The male chaffinch establishes a breeding territory in February, usually returning to the same territory each year. The male sings and performs courtship displays to attract a female, and a pair will spend about six weeks together before breeding begins. Reproduction takes place in April and May, and the female builds the nest, which is usually sited in the fork of a tree or under dense foliage on a branch. It is cup-shaped, made out of moss, lichen and spider’s silk, and is superbly camouflaged, with lichen decorating the exterior.
The female lays 3 – 5 eggs, one per day, and they are pale greenish-blue in colour with purple speckled markings. Incubation is done by the female alone, and takes 11 – 14 days. After hatching, the chicks are fed in the nest by the female for about 12 – 16 days. Once the chicks leave the nest they stay nearby, and the male joins in with feeding them, for another 15 – 20 days, until they are able to feed for themselves. The chaffinch will raise either one or two broods per year. Experiments have shown that male chicks need to hear the song of adult males during a critical time period after hatching, in order to become proficient singers themselves when mature.
As a mainly seed-eating bird the chaffinch has a negative effect on the ability of plants to reproduce, by consuming their seeds, but this rarely makes a significant difference, because of the volume of seed produced by most plants. However, in some cases its feeding behaviour is beneficial, for instance with the berries of the rowan tree (Sorbus aucuparia). When the chaffinch eats those, it digests the pulp of the berries, but the seeds pass through its gut unharmed and germinate where they are deposited in its droppings – often underneath where it perches, on the branches of old Scots pines (Pinus sylvestris).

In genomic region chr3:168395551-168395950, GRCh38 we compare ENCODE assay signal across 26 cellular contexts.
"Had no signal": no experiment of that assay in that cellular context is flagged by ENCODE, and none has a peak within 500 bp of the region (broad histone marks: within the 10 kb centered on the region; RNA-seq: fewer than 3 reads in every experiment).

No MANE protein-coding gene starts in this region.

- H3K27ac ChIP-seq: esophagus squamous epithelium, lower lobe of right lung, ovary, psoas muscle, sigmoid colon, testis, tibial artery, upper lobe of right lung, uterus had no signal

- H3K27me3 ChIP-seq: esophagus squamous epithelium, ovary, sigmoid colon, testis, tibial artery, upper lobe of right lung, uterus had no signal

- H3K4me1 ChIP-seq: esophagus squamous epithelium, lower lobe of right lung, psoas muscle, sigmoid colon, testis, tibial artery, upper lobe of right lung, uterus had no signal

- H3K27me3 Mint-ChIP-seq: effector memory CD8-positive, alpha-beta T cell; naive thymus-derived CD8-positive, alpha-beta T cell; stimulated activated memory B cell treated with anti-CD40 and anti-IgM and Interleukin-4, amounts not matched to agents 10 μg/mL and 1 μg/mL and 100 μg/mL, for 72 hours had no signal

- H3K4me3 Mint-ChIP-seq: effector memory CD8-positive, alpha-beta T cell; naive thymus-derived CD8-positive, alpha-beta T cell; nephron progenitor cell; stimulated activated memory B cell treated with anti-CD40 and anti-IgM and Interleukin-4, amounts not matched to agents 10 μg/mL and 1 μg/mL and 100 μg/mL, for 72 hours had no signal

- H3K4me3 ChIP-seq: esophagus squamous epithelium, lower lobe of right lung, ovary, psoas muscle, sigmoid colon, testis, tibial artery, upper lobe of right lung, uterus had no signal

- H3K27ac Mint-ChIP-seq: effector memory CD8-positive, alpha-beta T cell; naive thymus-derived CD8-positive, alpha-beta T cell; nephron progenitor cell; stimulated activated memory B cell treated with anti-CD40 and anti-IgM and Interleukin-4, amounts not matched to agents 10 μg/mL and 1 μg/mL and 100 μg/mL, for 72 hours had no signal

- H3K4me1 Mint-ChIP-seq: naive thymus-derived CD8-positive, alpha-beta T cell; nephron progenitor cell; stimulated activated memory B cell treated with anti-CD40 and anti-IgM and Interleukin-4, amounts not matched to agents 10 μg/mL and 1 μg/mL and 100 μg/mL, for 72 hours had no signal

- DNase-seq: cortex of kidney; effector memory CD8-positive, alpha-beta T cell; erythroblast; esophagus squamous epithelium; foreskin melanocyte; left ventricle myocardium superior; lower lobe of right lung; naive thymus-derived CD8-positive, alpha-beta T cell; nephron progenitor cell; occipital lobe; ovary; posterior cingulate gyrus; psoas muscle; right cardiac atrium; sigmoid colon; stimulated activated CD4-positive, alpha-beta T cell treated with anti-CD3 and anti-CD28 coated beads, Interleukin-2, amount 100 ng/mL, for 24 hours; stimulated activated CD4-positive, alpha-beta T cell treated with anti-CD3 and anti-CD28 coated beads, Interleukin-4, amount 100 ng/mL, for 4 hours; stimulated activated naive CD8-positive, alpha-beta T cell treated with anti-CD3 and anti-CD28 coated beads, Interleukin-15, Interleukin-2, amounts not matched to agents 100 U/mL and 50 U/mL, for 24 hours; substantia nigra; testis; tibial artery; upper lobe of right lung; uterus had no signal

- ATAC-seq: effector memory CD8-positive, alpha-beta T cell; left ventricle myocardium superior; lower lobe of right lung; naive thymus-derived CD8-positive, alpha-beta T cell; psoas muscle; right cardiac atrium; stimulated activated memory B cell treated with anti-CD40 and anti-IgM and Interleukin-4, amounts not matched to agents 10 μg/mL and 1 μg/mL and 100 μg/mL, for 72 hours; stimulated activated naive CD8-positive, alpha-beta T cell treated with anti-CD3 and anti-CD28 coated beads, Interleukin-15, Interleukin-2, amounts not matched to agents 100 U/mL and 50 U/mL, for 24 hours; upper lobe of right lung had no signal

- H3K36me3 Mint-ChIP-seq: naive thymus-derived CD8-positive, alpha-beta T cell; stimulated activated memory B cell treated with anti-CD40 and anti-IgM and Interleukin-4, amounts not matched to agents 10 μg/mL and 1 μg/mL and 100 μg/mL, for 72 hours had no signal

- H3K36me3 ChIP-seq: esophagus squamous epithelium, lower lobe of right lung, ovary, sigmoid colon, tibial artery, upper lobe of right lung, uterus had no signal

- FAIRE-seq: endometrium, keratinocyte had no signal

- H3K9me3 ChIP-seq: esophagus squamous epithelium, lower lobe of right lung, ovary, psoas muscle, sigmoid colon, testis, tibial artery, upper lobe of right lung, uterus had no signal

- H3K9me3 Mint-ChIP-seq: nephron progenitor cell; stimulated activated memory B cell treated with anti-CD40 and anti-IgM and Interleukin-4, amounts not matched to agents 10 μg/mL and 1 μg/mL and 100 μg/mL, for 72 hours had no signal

Predators of the chaffinch include raptors such as the sparrowhawk (Accipiter nisus), goshawk (Accipiter gentilis), merlin (Falco columbarius) and tawny owl (Strix aluco). Chaffinches will engage in mobbing behaviour to discourage predators, for example if they see a tawny owl roosting in a tree during the day. The pine marten (Martes martes) will take both eggs and chicks if it finds a chaffinch nest. Unlike some other similar-sized birds, the chaffinch rarely suffers from brood parasitism by the common cuckoo (Cuculus canorus), whereby the cuckoo dupes an unsuspecting host bird into raising a cuckoo chick as though it was its own. This is possibly explained by the fact that chaffinches have been observed making an aggressive response to cuckoos that approach their nesting sites.
A number of ectoparasites, or external parasites, feed on the chaffinch, including fleas such as the European chicken flea (Ceratophyllus gallinae) and the moorhen flea (Dasypsyllus gallinulae), chewing lice (Menacanthus sp.) and three species of feather mites (Analges passerinus), (Monojoubertia microphylla) and (Pteronyssoides striatus). The larvae of a blood-sucking blowfly (Protocalliphorus sp.) have been found feeding on chaffinch chicks in the nest. The sheep or deer tick (Ixodes ricinus) also occurs on the chaffinch, and some birds have been recorded containing the bacterium (Borrelia burgdorferi) that causes Lyme disease, which is transmitted by the tick. Several species of intestinal parasites, or coccidia, in the genus Isospora and a blood parasite (Haemoproteus sp.) have been found in chaffinches. A virus known as Fringilla papillomavirus causes a wart-like growth on the legs of chaffinches, with the warts sometimes covering a whole leg.
Despite the attentions of predators and parasites the chaffinch population in the UK is thriving, and it is the second most abundant bird in the country.
Sources and Further Reading
Dickson, RC. (2000 ) Merlins selectively preying on Chaffinches Scottish Birds, 21: 50.
Gryczynska A, Dolnik O, Mazgajski TD. (1999) Parasites of Chaffinch (Fringilla coelebs) population. Part I. Coccidia (Protozoa, Apicomplexa). Wiad Parazytol. 45(4): 495-500.
Gryczynska A., Dolnik O., Pawelczyk A., Mazgajski T.D., Siemiatkowski M. (2000) Parasites and pathogenes in population of Chaffinch (Fringilla coelebs) from Masurian Lakeland (NE Poland) Acta Ornitologica Vol: 35, number: 1
Alan Watson Featherstone